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The war tore the country apart, including its capital. Christians and their armed militias inhabited the city’s northern and eastern neighborhoods. Sunni and Shiite Muslims and their militias dominated the city’s western quarter. Separating east from west, Christian from Muslim, the barricaded Green Line — a dangerous no man’s land — ran through the city center.

Yet even during those explosive times, Lebanon’s Catholic schools continued to teach Christian and Muslim students, side by side.

“We are on the Christian side of the Green Line, and throughout the civil war we had Muslim students who crossed the Green Line,” said Mary Elizabeth Sanan about Antonine Fathers College, where she has taught English for more than 32 years. Perched on the slopes of Baabda, the school overlooks Beirut from the southeast.

“There was one mother who had two cars. She came in one car. She stopped it before the Green Line. She walked across with the children. She had another car on the other side and with it she came to school,” she continued.

While there were other schools in western Beirut — closer to home and within a safer commute — this particular woman preferred to risk crossing the buffer zone so her children could attend a Catholic school.

The war is over, but Lebanon’s Catholic educators continue to provide a well-rounded education to all, regardless of creed. Today, the country’s 365 Catholic schools instruct some 200,000 students — about 22 percent of Lebanon’s school-age population — from all of Lebanon’s 18 officially recognized religious communities. Over 25 percent of the total student body is Muslim and, in many schools, Muslim students are the majority. Likewise, the approximately 12,800 teaching staff and 900 administrators employed by the Catholic school system represent every confession.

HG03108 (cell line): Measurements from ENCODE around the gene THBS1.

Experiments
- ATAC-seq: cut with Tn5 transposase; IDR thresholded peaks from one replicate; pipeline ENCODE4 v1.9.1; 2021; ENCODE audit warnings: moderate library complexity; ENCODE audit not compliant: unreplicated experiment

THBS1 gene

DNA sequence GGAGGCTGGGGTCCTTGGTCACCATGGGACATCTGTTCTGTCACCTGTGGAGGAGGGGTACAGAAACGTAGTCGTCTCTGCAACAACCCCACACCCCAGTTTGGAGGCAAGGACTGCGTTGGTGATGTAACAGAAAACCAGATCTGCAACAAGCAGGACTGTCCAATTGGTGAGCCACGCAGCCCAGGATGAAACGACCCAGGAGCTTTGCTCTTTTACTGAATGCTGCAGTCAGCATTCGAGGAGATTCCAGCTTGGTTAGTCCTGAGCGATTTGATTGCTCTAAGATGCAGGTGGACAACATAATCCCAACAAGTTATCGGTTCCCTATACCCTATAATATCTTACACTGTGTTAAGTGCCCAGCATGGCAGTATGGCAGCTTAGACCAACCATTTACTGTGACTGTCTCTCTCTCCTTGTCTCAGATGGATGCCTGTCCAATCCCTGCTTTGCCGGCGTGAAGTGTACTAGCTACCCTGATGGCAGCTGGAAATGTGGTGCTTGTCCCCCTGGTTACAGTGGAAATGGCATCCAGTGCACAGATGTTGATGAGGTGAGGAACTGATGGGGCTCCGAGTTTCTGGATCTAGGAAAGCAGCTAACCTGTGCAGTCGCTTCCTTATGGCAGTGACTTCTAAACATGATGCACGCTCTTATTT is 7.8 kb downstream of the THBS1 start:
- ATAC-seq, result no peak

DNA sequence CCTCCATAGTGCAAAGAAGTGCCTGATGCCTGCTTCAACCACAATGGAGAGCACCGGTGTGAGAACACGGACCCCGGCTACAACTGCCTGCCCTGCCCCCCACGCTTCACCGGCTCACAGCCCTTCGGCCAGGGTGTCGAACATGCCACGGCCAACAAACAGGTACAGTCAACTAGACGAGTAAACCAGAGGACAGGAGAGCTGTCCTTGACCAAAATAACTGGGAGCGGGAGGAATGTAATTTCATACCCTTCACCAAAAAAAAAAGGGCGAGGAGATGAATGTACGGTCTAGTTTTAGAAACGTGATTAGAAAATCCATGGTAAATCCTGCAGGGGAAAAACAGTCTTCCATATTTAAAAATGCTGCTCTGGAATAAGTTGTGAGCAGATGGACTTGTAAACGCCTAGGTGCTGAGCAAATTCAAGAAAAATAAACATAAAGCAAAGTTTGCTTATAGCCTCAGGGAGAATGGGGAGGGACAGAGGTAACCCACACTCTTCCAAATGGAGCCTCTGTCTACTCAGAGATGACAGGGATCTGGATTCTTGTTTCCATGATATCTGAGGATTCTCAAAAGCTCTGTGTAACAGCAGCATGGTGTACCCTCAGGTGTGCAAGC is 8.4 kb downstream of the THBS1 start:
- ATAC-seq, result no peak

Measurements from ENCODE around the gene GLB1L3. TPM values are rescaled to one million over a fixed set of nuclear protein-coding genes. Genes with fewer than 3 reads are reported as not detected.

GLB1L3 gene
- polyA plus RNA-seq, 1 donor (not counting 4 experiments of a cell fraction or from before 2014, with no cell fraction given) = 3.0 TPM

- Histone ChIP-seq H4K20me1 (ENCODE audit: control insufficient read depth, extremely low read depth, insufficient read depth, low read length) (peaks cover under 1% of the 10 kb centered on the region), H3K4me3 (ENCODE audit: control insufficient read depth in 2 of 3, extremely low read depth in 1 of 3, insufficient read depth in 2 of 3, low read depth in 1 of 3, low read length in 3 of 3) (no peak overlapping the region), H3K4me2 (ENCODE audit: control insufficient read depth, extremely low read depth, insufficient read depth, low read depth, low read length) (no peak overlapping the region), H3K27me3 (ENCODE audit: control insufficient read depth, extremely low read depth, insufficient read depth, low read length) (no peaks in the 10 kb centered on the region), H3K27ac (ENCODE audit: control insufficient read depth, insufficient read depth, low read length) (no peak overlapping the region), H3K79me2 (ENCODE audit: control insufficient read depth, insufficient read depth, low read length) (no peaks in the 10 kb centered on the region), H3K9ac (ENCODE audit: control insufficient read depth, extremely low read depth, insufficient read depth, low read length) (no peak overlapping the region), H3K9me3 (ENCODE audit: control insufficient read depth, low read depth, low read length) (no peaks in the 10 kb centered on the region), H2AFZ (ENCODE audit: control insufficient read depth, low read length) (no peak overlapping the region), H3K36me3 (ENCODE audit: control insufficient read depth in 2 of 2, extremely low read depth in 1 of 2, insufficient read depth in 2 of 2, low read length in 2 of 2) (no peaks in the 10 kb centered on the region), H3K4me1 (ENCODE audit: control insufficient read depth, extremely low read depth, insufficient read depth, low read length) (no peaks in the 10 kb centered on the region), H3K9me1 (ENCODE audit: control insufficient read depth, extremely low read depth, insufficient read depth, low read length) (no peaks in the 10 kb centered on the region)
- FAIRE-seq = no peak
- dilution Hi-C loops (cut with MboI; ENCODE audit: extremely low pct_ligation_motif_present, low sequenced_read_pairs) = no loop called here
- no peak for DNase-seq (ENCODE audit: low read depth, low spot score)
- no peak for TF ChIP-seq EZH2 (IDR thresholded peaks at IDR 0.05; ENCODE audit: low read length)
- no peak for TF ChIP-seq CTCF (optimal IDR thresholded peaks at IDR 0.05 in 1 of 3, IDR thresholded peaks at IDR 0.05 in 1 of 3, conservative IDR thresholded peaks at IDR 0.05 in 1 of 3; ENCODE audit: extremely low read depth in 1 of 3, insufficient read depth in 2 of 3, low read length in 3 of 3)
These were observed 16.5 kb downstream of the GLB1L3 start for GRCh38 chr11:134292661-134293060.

At Notre Dame College, a school of the Antonine Sisters in the southern village of Nabatieh, most students are Muslim.

“Our students in Nabatieh are as dear to us as our students in Ghazir,” said Sister Dominique. “Muhammad, Hassan, Ahmed, Tony, Joseph or George, it’s the same thing. We do not distinguish between them. We love them all.”

When instructing Christian students, she continued, teachers try to enrich their knowledge of their faith and “help them build their convictions as Christians.” But in places such as Nabatieh, where most of the students are Muslim, they teach morality and ethics, values people of all faiths share.

Catholic schools can be found throughout Lebanon, in areas where there is little religious diversity or towns where Christians and Muslims live in segregated areas. In such places, the boundaries separating public school districts frequently coincide with community boundaries — thus reinforcing sectarianism.

Catholic schools, meanwhile, enroll students from all communities, whether adjacent, distant, Christian or Muslim. In many parts of Lebanon, they represent the last forum where Christian and Muslim youth meet and grow up knowing one another.

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Tags: Lebanon Education Muslim Christian-Muslim relations Emigration